I’ve started this story about a dozen times. This ending. And, each time, I save the words I’ve written (never throw away your words), then close them, and then open up a new blank screen to start again. And I’ve begun to worry a bit that this story just won’t come out. That I won’t be able to capture this moment. This ending.
Which is scary. Because capturing moments is what I do. Finding the thread of emotion amongst fragments of time and pulling it down into words on a screen is my thing. It’s what I went through this ending to do. And here I am, searching for the thread and not finding it. Or finding too many.
Maybe because that’s what this ending is. Many threads and none at all, all at the same time.
This ending is the end of seven-year-long era. The end of my time at the agency that became my home, a place so familiar and comfortable and that, for so long, fit so well. A place where people who were once strangers to me, strangers who seemed far too incredibly cool and talented and smart to include me in their ranks, hugged me goodbye and proclaimed the utmost confidence in me as I walked by their desks on my last day.
I’m historically bad at endings. I want to savor the moment, the lasts of everything – the last drive, the last moment at my desk, the last ride in the elevator. But usually I get flustered or self conscious. Not wanting to let anyone see me react, feeling silly for the emotion I’m carrying around, I tuck it all away and walk cooly with my head held high.
This time was different. Somehow, the place where I felt I needed to be so much cooler than I was became the place that allowed me to just be me. Emotion and all, all out there.
This time, I savored each last. This time, I spent a day curling up in the sadness of it. Partly because the sadness of the ending was (always is) more comfortable than the uncertain excitement of the new beginning. But partly because it felt right. It felt like the thing I needed to do. And in seven years, I’ve learned to do the things I need to do. And I’ve learned to surround myself with the people who will support me as I do the thing I need to do.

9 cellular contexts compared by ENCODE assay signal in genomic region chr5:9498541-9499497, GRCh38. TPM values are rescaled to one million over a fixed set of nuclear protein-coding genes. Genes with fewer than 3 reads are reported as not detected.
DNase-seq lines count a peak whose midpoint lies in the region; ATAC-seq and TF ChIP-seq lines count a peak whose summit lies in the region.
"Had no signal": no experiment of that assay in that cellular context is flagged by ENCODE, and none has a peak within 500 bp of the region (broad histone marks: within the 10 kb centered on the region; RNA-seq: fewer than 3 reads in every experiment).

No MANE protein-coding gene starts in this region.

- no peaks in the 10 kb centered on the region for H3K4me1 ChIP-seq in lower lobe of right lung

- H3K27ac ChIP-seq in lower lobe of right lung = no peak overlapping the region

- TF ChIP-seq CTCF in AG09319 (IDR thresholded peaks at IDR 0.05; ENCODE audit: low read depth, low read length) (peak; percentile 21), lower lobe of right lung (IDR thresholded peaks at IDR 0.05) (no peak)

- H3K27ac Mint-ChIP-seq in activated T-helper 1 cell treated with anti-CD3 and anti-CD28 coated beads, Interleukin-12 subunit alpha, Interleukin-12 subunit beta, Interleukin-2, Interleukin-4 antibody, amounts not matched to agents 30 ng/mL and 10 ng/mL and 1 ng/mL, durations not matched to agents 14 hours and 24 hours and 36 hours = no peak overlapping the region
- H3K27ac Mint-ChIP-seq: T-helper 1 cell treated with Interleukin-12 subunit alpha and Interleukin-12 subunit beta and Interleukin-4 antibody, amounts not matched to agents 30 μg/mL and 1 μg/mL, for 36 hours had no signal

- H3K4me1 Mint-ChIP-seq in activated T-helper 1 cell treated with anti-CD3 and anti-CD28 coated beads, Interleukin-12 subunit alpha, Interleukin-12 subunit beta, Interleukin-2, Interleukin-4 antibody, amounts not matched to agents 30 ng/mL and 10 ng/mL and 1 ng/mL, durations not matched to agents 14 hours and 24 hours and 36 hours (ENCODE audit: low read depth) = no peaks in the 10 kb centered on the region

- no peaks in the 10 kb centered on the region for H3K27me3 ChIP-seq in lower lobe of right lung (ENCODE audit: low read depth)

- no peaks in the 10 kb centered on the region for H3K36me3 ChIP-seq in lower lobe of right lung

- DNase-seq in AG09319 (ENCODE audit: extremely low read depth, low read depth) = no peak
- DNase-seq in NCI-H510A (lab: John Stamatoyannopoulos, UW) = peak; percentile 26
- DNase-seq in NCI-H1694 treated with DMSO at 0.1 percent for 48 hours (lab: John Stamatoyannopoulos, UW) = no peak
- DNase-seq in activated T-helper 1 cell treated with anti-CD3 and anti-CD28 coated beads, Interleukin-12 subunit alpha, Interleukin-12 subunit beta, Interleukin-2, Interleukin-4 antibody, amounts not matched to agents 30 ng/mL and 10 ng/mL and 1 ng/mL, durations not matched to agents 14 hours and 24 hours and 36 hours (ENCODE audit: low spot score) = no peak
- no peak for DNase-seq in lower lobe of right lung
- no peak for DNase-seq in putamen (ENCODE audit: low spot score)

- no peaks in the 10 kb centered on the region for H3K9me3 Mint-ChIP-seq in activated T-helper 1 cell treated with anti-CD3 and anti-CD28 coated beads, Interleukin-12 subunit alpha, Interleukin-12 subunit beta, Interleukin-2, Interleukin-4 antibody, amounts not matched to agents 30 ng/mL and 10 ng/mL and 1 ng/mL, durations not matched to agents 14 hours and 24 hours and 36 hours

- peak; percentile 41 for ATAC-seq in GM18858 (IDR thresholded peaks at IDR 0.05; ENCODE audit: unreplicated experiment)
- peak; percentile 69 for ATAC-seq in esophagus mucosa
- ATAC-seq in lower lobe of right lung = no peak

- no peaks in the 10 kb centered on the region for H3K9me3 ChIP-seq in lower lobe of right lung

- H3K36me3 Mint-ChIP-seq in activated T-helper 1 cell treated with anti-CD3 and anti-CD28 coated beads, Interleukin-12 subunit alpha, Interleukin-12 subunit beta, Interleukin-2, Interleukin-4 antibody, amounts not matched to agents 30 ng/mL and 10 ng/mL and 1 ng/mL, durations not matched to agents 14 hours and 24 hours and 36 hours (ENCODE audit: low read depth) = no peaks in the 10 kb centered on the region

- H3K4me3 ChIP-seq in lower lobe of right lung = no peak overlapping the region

A person goes through a lot of growth in seven years. Over seven years, our babies transform from tiny little humans that can fit within our own bodies to walking, talking, bike-riding, reading, running, jumping people. And though we don’t think the same happens as we move into adulthood, it does. We grow and we keep changing. And the movement can astonish.
I’m a wildly different person now than I was the first day I walked into that agency, seven years ago. I’m older. I’m a mother. Of two. I have more grey hairs but also more hills and mountains behind me that I’ve climbed and conquered. I have more successes, and more failures, and more moments. I know myself better now and that is a powerful thing.
Look back seven years into your own past. I know you’ll find much of the same.
It can be scary to leave the place where you’ve grown, the place that changed you. I’m scared to leave this place. Because I associate the me I am today with the place that helped me get here and so I spent some time mourning that person. The person who dug in to become a great project manager. The person who earned respect and admiration. The person who found her way into the soft spots of people’s hearts.
Thankfully a friend pointed out that I should not mourn. Because that person is not gone. I’m taking her with me.
The moments and people and places and things that you are so sad to leave because they’ve all come together to make you who you are? You take them with you. Every one of them. You couldn’t actually leave them if you tried. They are a part of you.
On my last day, I wrote to my friends and colleagues, who are still friends and colleagues just with different business cards, and I thanked them for everything that had shared with me and given to me. I told them I was taking it all with me. And I am. Through this ending. Into my next beginning.
Which is good. Because I’m really going to need it all there.